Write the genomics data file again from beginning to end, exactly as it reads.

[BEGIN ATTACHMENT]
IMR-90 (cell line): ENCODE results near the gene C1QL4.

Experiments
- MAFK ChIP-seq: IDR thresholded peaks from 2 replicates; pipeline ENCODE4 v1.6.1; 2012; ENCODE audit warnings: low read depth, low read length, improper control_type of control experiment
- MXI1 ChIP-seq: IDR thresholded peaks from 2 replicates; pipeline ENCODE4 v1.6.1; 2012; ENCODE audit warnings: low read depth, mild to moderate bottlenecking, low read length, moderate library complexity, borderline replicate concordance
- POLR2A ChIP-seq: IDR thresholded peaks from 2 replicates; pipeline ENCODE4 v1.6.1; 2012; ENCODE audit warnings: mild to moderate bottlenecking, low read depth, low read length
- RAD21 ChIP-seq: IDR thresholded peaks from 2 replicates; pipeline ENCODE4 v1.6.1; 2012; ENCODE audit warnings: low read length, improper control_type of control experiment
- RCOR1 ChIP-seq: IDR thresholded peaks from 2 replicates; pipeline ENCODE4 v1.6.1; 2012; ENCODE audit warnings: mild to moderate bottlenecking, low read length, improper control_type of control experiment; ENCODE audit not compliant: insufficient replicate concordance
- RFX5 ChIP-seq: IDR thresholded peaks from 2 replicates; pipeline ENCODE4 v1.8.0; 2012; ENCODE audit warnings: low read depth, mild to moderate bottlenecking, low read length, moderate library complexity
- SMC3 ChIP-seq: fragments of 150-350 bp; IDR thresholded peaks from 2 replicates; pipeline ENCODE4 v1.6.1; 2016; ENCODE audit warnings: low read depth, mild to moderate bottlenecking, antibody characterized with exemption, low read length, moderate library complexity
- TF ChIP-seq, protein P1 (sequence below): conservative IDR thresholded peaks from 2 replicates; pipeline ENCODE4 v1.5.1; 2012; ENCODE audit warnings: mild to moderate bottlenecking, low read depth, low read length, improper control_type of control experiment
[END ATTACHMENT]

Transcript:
IMR-90 (cell line): ENCODE results near the gene C1QL4.

Experiments
- MAFK ChIP-seq: IDR thresholded peaks from 2 replicates; pipeline ENCODE4 v1.6.1; 2012; ENCODE audit warnings: low read depth, low read length, improper control_type of control experiment
- MXI1 ChIP-seq: IDR thresholded peaks from 2 replicates; pipeline ENCODE4 v1.6.1; 2012; ENCODE audit warnings: low read depth, mild to moderate bottlenecking, low read length, moderate library complexity, borderline replicate concordance
- POLR2A ChIP-seq: IDR thresholded peaks from 2 replicates; pipeline ENCODE4 v1.6.1; 2012; ENCODE audit warnings: mild to moderate bottlenecking, low read depth, low read length
- RAD21 ChIP-seq: IDR thresholded peaks from 2 replicates; pipeline ENCODE4 v1.6.1; 2012; ENCODE audit warnings: low read length, improper control_type of control experiment
- RCOR1 ChIP-seq: IDR thresholded peaks from 2 replicates; pipeline ENCODE4 v1.6.1; 2012; ENCODE audit warnings: mild to moderate bottlenecking, low read length, improper control_type of control experiment; ENCODE audit not compliant: insufficient replicate concordance
- RFX5 ChIP-seq: IDR thresholded peaks from 2 replicates; pipeline ENCODE4 v1.8.0; 2012; ENCODE audit warnings: low read depth, mild to moderate bottlenecking, low read length, moderate library complexity
- SMC3 ChIP-seq: fragments of 150-350 bp; IDR thresholded peaks from 2 replicates; pipeline ENCODE4 v1.6.1; 2016; ENCODE audit warnings: low read depth, mild to moderate bottlenecking, antibody characterized with exemption, low read length, moderate library complexity
- TF ChIP-seq, protein P1 (sequence below): conservative IDR thresholded peaks from 2 replicates; pipeline ENCODE4 v1.5.1; 2012; ENCODE audit warnings: mild to moderate bottlenecking, low read depth, low read length, improper control_type of control experiment